Converting Radio waves into D.C Electrical energy (rf to dc)

Discussion in 'Wireless & RF Design' started by afm707, Oct 24, 2016.

  1. hp1729

    Well-Known Member

    Nov 23, 2015
    Design 925 voltage multiplier.PNG
    Is this a correct schematic for the reference you posted?
    Are component values critical? The final one about 100 nF? Would Germanium diodes be much different than Schottky?

    (edited to add ...)
    At 0.5 uA (5 V w/ 10 M Ohm)
    Germanium (1N270) = 0.100 V
    Silicon (1N4148) = 0.180 V
    Schottky (1N6263) = 0.100 V

    Hmmm, not much difference.
    Last edited: Nov 2, 2016
  2. atferrari

    AAC Fanatic!

    Jan 6, 2004
    Wasn't that in the past, considered ilegal? :(
  3. ian field

    AAC Fanatic!

    Oct 27, 2012
    Most of the multiple elements on a TV antenna are "directors" which make it as sensitive as possible in only one direction and practically deaf in any other.

    Forget folded dipoles unless you live in the shadow of the transmitter - most RSGB/ARRL handbooks contain antenna design notes with diagrams where to put the feedpoint for voltage or current.
  4. Threeneurons


    Jul 12, 2016
    How far away ? 1.5V is just the voltage. Its not the power. How much current (amps, milliamps, microamps) ? What do you want to power ?

    Basic electricity: Voltage is electrical pressure. Current (in amps) is the actual flow rate. Multiply the two, and you get the power you need.

    I've tinkered with inductive power transfer. I made a lawn Xmas display years ago, called Propeller Santa. A stick with 32 LEDs on it that rotated to form an image. Since it spun, there could be no direct electrical connection. Power was transfered between two coils wound around ABS pipe.



    Xmas Page:
    Sinus23 and hp1729 like this.
  5. tcmtech

    Distinguished Member

    Nov 4, 2013
    Okay? I have no idea what you are after then.

    You want to tap into radio waves and harvest their energy to get usable electrical power, IE electrical energy you don't have to pay for once you have the circuit working. :rolleyes:
    You just explained it yourself to yourself. :oops:

    Uh, what? How would you describe taking ambient RF energy and converting it into usable low voltage DC power? o_O

    As others have explained as of present tech we can't tune into every frequency at once so at present we have to pick a specific frequency and tune into it to get anything workable for an output.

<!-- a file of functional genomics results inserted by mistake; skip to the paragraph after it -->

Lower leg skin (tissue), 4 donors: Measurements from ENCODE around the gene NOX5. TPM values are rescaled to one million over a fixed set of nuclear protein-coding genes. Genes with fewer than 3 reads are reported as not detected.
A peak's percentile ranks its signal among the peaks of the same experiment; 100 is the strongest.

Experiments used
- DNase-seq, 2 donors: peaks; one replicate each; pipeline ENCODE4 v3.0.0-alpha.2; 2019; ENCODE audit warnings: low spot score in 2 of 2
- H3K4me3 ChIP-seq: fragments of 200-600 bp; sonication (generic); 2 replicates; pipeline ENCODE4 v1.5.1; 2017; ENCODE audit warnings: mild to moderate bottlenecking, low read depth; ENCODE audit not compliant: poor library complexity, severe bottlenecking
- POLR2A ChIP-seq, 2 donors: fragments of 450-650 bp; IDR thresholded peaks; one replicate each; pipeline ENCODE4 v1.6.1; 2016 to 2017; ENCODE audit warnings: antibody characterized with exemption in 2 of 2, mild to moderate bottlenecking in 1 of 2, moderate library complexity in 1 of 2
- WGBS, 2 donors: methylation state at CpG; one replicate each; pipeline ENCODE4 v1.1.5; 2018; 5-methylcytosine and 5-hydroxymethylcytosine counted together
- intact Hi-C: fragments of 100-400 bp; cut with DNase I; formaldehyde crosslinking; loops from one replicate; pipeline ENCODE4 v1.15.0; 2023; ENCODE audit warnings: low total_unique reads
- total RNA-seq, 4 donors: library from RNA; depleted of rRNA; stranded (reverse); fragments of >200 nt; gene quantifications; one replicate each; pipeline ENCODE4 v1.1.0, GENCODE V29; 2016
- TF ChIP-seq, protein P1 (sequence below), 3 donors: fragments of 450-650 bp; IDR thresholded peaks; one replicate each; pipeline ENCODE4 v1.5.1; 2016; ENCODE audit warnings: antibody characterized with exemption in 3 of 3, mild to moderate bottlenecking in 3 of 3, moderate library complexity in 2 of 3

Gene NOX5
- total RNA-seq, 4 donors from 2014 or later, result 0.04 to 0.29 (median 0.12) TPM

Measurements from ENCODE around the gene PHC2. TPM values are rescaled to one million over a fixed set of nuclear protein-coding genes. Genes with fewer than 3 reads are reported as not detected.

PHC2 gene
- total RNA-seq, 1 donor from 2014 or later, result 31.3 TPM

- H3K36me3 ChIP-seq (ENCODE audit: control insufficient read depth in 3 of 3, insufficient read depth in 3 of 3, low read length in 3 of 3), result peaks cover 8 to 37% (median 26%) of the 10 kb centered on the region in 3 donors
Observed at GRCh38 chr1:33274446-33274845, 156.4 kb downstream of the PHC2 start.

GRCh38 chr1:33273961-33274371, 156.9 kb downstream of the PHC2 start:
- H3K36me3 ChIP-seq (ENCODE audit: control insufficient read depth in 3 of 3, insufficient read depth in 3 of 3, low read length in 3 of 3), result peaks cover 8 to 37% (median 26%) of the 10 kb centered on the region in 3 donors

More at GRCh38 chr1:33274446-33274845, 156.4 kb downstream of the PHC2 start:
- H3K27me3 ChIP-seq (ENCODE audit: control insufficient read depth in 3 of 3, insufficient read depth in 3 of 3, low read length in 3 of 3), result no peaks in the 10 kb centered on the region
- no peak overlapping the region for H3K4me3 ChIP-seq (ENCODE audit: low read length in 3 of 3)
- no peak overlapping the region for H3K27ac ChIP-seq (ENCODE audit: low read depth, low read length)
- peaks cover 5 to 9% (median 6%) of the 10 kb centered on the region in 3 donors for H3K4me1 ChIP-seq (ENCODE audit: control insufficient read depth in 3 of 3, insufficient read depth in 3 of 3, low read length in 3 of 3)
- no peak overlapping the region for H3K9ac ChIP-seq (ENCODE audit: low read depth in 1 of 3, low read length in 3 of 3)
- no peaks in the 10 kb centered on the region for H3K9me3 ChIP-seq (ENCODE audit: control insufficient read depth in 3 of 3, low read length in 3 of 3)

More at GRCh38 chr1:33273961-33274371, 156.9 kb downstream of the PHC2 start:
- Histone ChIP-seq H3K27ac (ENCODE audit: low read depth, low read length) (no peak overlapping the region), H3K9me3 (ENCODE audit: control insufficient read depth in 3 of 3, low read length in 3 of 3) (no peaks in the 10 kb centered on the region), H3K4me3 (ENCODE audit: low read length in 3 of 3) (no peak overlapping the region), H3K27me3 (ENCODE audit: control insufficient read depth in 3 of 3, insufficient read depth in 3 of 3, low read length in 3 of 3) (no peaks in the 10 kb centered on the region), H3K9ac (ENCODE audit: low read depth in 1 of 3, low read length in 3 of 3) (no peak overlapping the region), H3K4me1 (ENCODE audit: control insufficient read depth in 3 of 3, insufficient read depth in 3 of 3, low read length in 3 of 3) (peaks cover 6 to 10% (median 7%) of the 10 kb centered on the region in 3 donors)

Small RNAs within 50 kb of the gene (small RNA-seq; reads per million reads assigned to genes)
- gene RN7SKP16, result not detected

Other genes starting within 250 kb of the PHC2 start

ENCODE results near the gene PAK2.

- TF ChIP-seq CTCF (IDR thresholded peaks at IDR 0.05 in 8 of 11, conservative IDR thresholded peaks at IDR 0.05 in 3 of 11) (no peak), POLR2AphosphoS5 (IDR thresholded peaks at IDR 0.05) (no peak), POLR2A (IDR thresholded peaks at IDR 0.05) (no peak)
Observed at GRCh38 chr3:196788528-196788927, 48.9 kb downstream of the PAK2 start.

6. BR-549

    AAC Fanatic!

    Sep 22, 2013
    Who said he was harvesting ambient energy?

    "i don't need free energy
    just "Wireless Power Transmission"
  7. DickCappels


    Aug 21, 2008
  8. afm707

    Thread Starter New Member

    Oct 24, 2016
    i think i can not get current more than microamps
    i need the maximum current of course
  9. afm707

    Thread Starter New Member

    Oct 24, 2016
    i am sorry english is not my mother tongue

    i think the free energy will be very small
    i need to charge a battery as example
  10. tcmtech

    Distinguished Member

    Nov 4, 2013
    I think this thread need some basic clarification here.

    First is,

    Where do you want this 'Wireless energy' power to charge the battery to come from?

    Second is,

    How big is this battery and how fast do you want it to recharge?
  11. tcmtech

    Distinguished Member

    Nov 4, 2013
    Are the questions too hard or did the OP run away?? o_O
  12. mohannatarajan

    New Member

    Nov 24, 2016
    Maplin UK is selling a little kit for the price of less than 5 pounds.
    Kit name: Power from space. Code:N11JG

    Try this. It may help you to some extent.
  13. ian field

    AAC Fanatic!

    Oct 27, 2012
    There's an author who contributes micropower projects to various magazines - I think the name is Thomas Scarborough, possibly from S. Africa or somewhere like that.

    Collecting RF energy isn't going to get you much further than charging a supercapacitor - unless you live in the shadow of a broadcast transmitter, or have a lot of time on your hands.
  14. Alec_t


    Sep 17, 2013
    The shadow is precisely that; it will have very low level RF energy :). Better to be in a major lobe of the radiation pattern.
  15. ian field

    AAC Fanatic!

    Oct 27, 2012
    Did you take lessons in deliberately misinterpreting what was said........................

    Most broadcast transmitters don't have lobes - the whole point of broadcasting is to send the signal in *ALL* directions.
  16. tcmtech

    Distinguished Member

    Nov 4, 2013

    I don't think he is the only one in this thread who took that 'How to misinterpret the obvious.' class. :rolleyes: